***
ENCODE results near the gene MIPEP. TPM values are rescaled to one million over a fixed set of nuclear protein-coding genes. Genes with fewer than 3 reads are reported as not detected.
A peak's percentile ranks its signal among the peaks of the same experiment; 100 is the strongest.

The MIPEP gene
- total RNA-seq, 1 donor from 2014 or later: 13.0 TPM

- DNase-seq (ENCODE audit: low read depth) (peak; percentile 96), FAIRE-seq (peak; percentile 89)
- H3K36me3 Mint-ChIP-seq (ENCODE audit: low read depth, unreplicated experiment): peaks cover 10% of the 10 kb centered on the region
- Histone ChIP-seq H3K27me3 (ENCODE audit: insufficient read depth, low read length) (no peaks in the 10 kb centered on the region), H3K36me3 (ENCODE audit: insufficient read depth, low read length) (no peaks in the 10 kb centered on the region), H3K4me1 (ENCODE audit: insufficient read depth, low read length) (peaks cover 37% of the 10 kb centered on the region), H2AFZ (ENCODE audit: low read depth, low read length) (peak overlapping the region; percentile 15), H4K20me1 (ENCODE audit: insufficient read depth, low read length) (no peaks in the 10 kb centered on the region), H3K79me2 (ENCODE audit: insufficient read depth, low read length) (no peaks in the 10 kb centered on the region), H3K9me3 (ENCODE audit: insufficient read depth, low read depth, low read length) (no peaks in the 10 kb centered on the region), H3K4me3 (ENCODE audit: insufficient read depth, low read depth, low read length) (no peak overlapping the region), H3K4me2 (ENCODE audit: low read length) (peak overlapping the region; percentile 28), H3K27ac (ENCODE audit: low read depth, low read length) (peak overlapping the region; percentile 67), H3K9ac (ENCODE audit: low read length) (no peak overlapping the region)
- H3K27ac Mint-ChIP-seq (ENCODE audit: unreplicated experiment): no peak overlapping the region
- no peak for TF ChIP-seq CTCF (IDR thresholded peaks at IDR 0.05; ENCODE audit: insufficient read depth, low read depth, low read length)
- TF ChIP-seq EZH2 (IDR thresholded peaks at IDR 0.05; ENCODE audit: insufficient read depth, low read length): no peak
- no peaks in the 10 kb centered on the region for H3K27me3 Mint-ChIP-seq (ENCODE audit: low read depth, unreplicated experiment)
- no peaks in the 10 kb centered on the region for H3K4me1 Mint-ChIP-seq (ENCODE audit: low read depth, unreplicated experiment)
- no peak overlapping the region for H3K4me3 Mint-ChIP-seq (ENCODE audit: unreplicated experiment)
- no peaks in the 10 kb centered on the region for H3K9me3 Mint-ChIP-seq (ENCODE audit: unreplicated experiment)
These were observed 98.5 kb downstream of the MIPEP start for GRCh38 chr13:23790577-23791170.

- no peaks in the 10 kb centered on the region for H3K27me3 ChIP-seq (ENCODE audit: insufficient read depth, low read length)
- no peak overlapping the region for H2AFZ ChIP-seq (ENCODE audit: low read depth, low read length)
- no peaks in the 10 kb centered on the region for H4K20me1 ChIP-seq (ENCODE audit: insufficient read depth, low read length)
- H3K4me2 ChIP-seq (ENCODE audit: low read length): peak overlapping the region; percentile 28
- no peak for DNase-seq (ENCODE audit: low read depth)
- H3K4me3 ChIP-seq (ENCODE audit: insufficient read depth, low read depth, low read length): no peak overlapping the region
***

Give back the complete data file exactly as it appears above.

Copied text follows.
ENCODE results near the gene MIPEP. TPM values are rescaled to one million over a fixed set of nuclear protein-coding genes. Genes with fewer than 3 reads are reported as not detected.
A peak's percentile ranks its signal among the peaks of the same experiment; 100 is the strongest.

The MIPEP gene
- total RNA-seq, 1 donor from 2014 or later: 13.0 TPM

- DNase-seq (ENCODE audit: low read depth) (peak; percentile 96), FAIRE-seq (peak; percentile 89)
- H3K36me3 Mint-ChIP-seq (ENCODE audit: low read depth, unreplicated experiment): peaks cover 10% of the 10 kb centered on the region
- Histone ChIP-seq H3K27me3 (ENCODE audit: insufficient read depth, low read length) (no peaks in the 10 kb centered on the region), H3K36me3 (ENCODE audit: insufficient read depth, low read length) (no peaks in the 10 kb centered on the region), H3K4me1 (ENCODE audit: insufficient read depth, low read length) (peaks cover 37% of the 10 kb centered on the region), H2AFZ (ENCODE audit: low read depth, low read length) (peak overlapping the region; percentile 15), H4K20me1 (ENCODE audit: insufficient read depth, low read length) (no peaks in the 10 kb centered on the region), H3K79me2 (ENCODE audit: insufficient read depth, low read length) (no peaks in the 10 kb centered on the region), H3K9me3 (ENCODE audit: insufficient read depth, low read depth, low read length) (no peaks in the 10 kb centered on the region), H3K4me3 (ENCODE audit: insufficient read depth, low read depth, low read length) (no peak overlapping the region), H3K4me2 (ENCODE audit: low read length) (peak overlapping the region; percentile 28), H3K27ac (ENCODE audit: low read depth, low read length) (peak overlapping the region; percentile 67), H3K9ac (ENCODE audit: low read length) (no peak overlapping the region)
- H3K27ac Mint-ChIP-seq (ENCODE audit: unreplicated experiment): no peak overlapping the region
- no peak for TF ChIP-seq CTCF (IDR thresholded peaks at IDR 0.05; ENCODE audit: insufficient read depth, low read depth, low read length)
- TF ChIP-seq EZH2 (IDR thresholded peaks at IDR 0.05; ENCODE audit: insufficient read depth, low read length): no peak
- no peaks in the 10 kb centered on the region for H3K27me3 Mint-ChIP-seq (ENCODE audit: low read depth, unreplicated experiment)
- no peaks in the 10 kb centered on the region for H3K4me1 Mint-ChIP-seq (ENCODE audit: low read depth, unreplicated experiment)
- no peak overlapping the region for H3K4me3 Mint-ChIP-seq (ENCODE audit: unreplicated experiment)
- no peaks in the 10 kb centered on the region for H3K9me3 Mint-ChIP-seq (ENCODE audit: unreplicated experiment)
These were observed 98.5 kb downstream of the MIPEP start for GRCh38 chr13:23790577-23791170.

- no peaks in the 10 kb centered on the region for H3K27me3 ChIP-seq (ENCODE audit: insufficient read depth, low read length)
- no peak overlapping the region for H2AFZ ChIP-seq (ENCODE audit: low read depth, low read length)
- no peaks in the 10 kb centered on the region for H4K20me1 ChIP-seq (ENCODE audit: insufficient read depth, low read length)
- H3K4me2 ChIP-seq (ENCODE audit: low read length): peak overlapping the region; percentile 28
- no peak for DNase-seq (ENCODE audit: low read depth)
- H3K4me3 ChIP-seq (ENCODE audit: insufficient read depth, low read depth, low read length): no peak overlapping the region